All the states in modern world shoot for running the affairs of the country in an efficient manner to serve the people best.
The affairs related to public services are administered through an organized administrative setup; and bureaucracy is the backbone of such an arrangement. Through a rigid structure, and rules and regulations, bureaucracy strives to achieve the objective of public service. Notwithstanding this, in practice, bureaucracy hasn’t always been efficient, and there have always been many controversies regarding its structure and the way it functions. As famous American activist, Mary McCarthy, says, “Bureaucracy, the rule of no one, has become the modern form of despotism.”
Bureaucracy is not an obstacle to democracy but an inevitable complement to it.
(Joseph A. Schumpeter)
Bureaucracy is a concept in sociology and political science referring to the way that the administrative execution and enforcement of legal rules are organized. Four structural concepts are central to any formation of bureaucracy: (1) a well-defined division of administrative labour among persons and offices; (2) a personnel system with consistent patterns of recruitment and stable linear careers; (3) a hierarchy among offices, such that the authority and status are differentially distributed among actors; and (4) formal and informal networks that connect organizational actors to one another through flow of information and patterns of cooperation.
Renowned German sociologist Max Weber argues that bureaucracy constitutes the most efficient and rational way in which human activity can be organized, and that systematic processes and organized hierarchies were necessary to maintain order, maximize efficiency and eliminate favouritism.
Historically, bureaucracy referred to a government administration managed by non-elected officials. The word ‘bureaucracy’ stems from the word ‘bureau’ used from the early 18th century in Western Europe not just to refer to a writing desk, but to an office too. The original French meaning of the word bureau was the baize used to cover desks. The term bureaucracy came into use shortly before the French Revolution of 1789 and from there rapidly spread to other countries.
Perhaps the early example of a bureaucrat is the scribe, who first arose as a professional on the early cities of Sumer. The Sumerian script was so complicated that it required specialists who had trained for their entire lives to manipulate it. These scribes could wield significant power, as they had a total monopoly on the keeping of records and creation of inscriptions on monuments of kings.
Later, in larger empires like Achaemenid in Persia, bureaucracies quickly expanded and increased its functions. In the Persian Empire, the central government was divided into administrative provinces led by satraps who were appointed by the Shah to control the provinces. In addition, a general and a royal secretary were stationed in each province to supervise troop recruitment and keep records, respectively.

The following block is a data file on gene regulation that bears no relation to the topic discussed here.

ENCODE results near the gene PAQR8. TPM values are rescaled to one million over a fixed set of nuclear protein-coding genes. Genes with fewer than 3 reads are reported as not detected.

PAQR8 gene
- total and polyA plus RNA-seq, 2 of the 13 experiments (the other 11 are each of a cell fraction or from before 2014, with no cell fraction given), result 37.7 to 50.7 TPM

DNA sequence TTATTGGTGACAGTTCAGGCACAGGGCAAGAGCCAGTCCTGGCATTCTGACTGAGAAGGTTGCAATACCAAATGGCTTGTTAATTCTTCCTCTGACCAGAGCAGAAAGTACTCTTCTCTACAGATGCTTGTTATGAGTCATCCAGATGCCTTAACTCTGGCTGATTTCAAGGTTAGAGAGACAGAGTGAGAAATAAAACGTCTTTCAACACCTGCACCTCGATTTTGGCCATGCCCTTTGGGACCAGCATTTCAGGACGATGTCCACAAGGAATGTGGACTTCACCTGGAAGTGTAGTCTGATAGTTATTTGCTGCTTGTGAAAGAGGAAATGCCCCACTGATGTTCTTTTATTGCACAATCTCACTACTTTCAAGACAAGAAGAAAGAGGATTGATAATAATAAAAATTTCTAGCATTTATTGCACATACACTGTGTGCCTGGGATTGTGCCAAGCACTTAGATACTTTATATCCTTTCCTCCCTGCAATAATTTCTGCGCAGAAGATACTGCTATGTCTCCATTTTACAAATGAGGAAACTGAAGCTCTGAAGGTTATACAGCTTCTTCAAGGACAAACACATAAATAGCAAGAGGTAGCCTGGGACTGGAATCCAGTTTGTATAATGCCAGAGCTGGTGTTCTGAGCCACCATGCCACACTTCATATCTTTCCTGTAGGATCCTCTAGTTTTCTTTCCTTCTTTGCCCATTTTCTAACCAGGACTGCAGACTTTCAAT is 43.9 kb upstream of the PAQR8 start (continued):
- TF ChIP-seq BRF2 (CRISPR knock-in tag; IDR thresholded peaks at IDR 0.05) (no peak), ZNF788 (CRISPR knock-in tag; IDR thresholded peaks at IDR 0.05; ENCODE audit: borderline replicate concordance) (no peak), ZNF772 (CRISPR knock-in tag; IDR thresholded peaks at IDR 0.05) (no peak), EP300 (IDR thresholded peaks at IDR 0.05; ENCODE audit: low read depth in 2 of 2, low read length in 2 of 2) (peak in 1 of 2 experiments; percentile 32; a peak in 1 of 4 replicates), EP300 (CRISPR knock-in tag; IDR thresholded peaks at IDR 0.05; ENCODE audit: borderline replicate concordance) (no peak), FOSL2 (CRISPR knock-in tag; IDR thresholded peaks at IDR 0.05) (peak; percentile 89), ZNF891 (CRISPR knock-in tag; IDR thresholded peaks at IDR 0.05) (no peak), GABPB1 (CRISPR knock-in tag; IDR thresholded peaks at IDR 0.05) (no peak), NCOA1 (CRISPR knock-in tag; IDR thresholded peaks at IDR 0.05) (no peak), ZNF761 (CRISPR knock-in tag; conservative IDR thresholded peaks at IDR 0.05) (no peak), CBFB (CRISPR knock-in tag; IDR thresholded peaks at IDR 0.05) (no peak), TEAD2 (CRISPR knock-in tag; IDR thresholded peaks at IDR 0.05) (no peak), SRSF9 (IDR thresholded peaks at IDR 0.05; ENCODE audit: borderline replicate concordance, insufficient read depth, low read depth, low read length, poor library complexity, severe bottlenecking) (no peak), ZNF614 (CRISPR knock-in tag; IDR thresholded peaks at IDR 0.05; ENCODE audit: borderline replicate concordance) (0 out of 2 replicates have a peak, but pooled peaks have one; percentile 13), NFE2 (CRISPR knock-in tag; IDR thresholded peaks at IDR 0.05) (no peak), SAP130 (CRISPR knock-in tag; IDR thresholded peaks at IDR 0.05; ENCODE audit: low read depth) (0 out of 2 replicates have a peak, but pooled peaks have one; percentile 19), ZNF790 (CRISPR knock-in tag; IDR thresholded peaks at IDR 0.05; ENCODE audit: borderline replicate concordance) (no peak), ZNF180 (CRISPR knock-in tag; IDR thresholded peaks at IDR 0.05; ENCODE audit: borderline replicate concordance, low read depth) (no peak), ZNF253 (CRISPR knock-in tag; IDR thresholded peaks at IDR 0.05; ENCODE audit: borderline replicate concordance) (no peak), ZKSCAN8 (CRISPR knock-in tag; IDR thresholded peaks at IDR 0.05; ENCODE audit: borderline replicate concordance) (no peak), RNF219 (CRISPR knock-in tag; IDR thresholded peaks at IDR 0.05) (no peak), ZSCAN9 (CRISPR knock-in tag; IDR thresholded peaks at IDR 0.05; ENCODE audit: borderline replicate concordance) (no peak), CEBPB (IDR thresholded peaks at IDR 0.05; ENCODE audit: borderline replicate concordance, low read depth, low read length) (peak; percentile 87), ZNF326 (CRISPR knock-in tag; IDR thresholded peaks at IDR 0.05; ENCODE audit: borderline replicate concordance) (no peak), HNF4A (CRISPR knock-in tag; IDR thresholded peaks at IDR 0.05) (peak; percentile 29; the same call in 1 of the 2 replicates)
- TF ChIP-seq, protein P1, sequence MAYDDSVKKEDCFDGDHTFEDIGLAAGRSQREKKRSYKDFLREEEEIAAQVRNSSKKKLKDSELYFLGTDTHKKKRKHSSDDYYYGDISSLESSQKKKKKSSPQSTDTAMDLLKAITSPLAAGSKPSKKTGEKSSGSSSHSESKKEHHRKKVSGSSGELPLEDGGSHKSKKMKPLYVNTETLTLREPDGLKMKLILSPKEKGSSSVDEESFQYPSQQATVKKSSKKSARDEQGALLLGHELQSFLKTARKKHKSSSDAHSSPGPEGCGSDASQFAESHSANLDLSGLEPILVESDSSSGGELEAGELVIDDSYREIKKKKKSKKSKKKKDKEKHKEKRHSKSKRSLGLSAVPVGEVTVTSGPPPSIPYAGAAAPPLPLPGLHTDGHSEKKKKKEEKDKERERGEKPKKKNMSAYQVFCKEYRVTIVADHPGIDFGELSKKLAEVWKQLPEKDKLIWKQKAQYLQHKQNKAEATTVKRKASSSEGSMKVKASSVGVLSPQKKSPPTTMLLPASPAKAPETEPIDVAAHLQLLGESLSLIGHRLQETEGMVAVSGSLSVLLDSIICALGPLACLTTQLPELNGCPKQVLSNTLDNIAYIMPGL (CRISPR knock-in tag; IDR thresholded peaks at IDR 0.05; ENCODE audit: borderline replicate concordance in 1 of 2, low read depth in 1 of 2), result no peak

The most modern of all ancient bureaucracies, however, was the Chinese bureaucracy. During the chaos of the Spring and Autumn Period and the Warring States, Confucius recognized the need for a stable system of administrators to lend good governance even when the leaders were inept. Chinese bureaucracy, first implemented during the Qin dynasty but under more Confucian lines under the Han, calls for the appointment of bureaucratic positions based on merit via a system of examinations. Although the power of the Chinese bureaucrats waxed and waned throughout China’s history, the imperial examination system lasted as late as 1905, and modern China still employs a formidable bureaucracy in its daily workings.
Modern bureaucracies arose as the government of states grew larger during the modern period and especially following the Industrial Revolution. As the authors David Osborne and Ted Gaebler point out:
“It’s hard to imagine today, but a hundred years ago, bureaucracy meant something positive. It connoted a rational, efficient method of organization – something to take the place of the arbitrary exercise of power by authoritarian regimes. Bureaucracy brought the same logic to government work that the assembly line brought to the factory. With the hierarchal authority and functional specialization, they made possible the efficient undertaking of large complex tasks.”
Though bureaucracy has been playing a dominant role in today’s administrative setups, there are some intellectuals who have critically examined it. Among them Crozier’s analysis is very important. He examined bureaucracy as a form of organization that evokes “the slowness, the ponderousness, the routine, the complication of procedures, and the maladapted responses of the bureaucratic organization to the needs which they should satisfy.” He also believes that “a bureaucratic organization is an organization that cannot correct its behaviour by learning from its errors… not only a system that does not correct its behaviour in view of its errors; it is also too rigid to adjust, without crises, to the transformations that the accelerated evolution of the industrial society makes more and more imperative.”
It is really important to analyze Crozier’s view and the functioning of different organizations in different states; especially those functioning in Third World countries, and within the countries where the systems are dominantly centralized and rigid. One can see many common people being the victims of bureaucracy’s dysfunction in Pakistan. People keep on waiting for the solutions to their problems within the government departments, but all their efforts hardly bear any fruit.
Pakistan direly needs to improve the bureaucratic setup and make it flexible and functional. A great help and support can be taken from the modern concepts of management and the proper care can be taken to facilitate the public as much as possible.